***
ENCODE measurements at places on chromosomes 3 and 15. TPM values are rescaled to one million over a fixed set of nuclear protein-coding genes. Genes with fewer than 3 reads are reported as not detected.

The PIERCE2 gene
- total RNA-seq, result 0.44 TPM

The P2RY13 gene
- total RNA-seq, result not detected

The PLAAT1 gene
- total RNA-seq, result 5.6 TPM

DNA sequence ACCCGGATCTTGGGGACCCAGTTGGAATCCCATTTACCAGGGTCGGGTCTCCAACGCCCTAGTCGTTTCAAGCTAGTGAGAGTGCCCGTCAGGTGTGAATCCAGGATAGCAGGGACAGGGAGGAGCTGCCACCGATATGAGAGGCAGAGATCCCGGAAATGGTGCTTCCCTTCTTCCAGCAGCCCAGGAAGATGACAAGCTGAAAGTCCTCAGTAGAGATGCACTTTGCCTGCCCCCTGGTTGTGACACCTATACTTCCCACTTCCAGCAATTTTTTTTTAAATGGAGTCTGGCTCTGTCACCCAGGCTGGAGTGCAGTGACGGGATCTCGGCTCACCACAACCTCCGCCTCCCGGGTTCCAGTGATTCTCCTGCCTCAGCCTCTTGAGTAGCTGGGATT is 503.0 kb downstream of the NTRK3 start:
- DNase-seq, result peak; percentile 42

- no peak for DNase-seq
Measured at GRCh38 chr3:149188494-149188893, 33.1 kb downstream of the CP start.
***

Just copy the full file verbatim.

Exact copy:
ENCODE measurements at places on chromosomes 3 and 15. TPM values are rescaled to one million over a fixed set of nuclear protein-coding genes. Genes with fewer than 3 reads are reported as not detected.

The PIERCE2 gene
- total RNA-seq, result 0.44 TPM

The P2RY13 gene
- total RNA-seq, result not detected

The PLAAT1 gene
- total RNA-seq, result 5.6 TPM

DNA sequence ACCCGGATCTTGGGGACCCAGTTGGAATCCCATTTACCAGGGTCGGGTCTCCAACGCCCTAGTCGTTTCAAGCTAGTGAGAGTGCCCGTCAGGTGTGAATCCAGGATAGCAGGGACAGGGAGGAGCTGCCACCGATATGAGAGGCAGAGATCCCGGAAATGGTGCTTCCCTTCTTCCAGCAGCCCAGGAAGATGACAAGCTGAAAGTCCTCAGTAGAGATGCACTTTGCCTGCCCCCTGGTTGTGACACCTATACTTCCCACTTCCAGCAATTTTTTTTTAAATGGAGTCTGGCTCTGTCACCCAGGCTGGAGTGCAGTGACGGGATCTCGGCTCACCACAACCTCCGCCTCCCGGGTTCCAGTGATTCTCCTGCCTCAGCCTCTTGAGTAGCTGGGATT is 503.0 kb downstream of the NTRK3 start:
- DNase-seq, result peak; percentile 42

- no peak for DNase-seq
Measured at GRCh38 chr3:149188494-149188893, 33.1 kb downstream of the CP start.